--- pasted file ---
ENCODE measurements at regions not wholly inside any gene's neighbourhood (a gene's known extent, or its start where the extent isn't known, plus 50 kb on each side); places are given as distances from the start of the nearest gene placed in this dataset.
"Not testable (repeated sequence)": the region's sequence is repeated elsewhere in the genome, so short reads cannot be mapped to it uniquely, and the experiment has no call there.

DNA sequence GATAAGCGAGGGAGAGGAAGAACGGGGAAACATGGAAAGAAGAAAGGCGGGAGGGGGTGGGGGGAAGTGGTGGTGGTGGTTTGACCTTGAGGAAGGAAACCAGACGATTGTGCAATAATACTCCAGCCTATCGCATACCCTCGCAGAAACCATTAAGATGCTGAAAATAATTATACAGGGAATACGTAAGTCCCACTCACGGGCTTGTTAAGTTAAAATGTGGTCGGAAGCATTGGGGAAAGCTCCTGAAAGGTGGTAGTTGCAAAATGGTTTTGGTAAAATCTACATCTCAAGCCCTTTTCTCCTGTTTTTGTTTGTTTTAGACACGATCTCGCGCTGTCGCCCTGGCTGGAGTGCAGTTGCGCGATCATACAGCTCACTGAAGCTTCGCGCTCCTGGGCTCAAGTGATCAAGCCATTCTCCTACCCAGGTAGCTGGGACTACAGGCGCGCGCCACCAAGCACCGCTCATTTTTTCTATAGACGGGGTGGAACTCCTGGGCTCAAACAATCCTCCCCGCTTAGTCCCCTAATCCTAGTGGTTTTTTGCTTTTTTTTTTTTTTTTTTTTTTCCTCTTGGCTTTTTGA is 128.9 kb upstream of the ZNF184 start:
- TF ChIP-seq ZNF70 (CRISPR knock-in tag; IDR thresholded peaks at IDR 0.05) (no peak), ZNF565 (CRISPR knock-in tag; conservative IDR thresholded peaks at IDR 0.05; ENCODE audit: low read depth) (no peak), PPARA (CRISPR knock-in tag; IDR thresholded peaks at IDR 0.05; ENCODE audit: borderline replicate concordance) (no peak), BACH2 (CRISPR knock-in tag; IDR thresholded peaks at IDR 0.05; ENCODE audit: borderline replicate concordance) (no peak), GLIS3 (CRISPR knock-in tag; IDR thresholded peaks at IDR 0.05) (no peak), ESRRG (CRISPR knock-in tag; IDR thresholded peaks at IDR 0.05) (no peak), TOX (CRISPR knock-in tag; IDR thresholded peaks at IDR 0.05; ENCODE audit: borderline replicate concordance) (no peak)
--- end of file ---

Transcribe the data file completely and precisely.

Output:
ENCODE measurements at regions not wholly inside any gene's neighbourhood (a gene's known extent, or its start where the extent isn't known, plus 50 kb on each side); places are given as distances from the start of the nearest gene placed in this dataset.
"Not testable (repeated sequence)": the region's sequence is repeated elsewhere in the genome, so short reads cannot be mapped to it uniquely, and the experiment has no call there.

DNA sequence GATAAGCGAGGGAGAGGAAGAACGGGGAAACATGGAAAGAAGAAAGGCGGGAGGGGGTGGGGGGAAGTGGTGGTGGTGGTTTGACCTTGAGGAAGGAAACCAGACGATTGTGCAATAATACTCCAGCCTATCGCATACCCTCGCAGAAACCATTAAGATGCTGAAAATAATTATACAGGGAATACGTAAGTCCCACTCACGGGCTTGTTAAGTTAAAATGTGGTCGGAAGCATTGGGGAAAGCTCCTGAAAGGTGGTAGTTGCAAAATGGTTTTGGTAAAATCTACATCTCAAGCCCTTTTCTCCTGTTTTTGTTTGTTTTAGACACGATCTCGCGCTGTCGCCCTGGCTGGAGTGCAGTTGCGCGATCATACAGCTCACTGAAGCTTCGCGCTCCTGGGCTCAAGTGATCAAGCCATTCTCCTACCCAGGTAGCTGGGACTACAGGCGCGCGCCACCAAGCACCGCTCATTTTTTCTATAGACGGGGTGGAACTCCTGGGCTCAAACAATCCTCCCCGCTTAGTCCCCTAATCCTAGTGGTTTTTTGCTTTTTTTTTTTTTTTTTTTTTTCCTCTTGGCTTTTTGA is 128.9 kb upstream of the ZNF184 start:
- TF ChIP-seq ZNF70 (CRISPR knock-in tag; IDR thresholded peaks at IDR 0.05) (no peak), ZNF565 (CRISPR knock-in tag; conservative IDR thresholded peaks at IDR 0.05; ENCODE audit: low read depth) (no peak), PPARA (CRISPR knock-in tag; IDR thresholded peaks at IDR 0.05; ENCODE audit: borderline replicate concordance) (no peak), BACH2 (CRISPR knock-in tag; IDR thresholded peaks at IDR 0.05; ENCODE audit: borderline replicate concordance) (no peak), GLIS3 (CRISPR knock-in tag; IDR thresholded peaks at IDR 0.05) (no peak), ESRRG (CRISPR knock-in tag; IDR thresholded peaks at IDR 0.05) (no peak), TOX (CRISPR knock-in tag; IDR thresholded peaks at IDR 0.05; ENCODE audit: borderline replicate concordance) (no peak)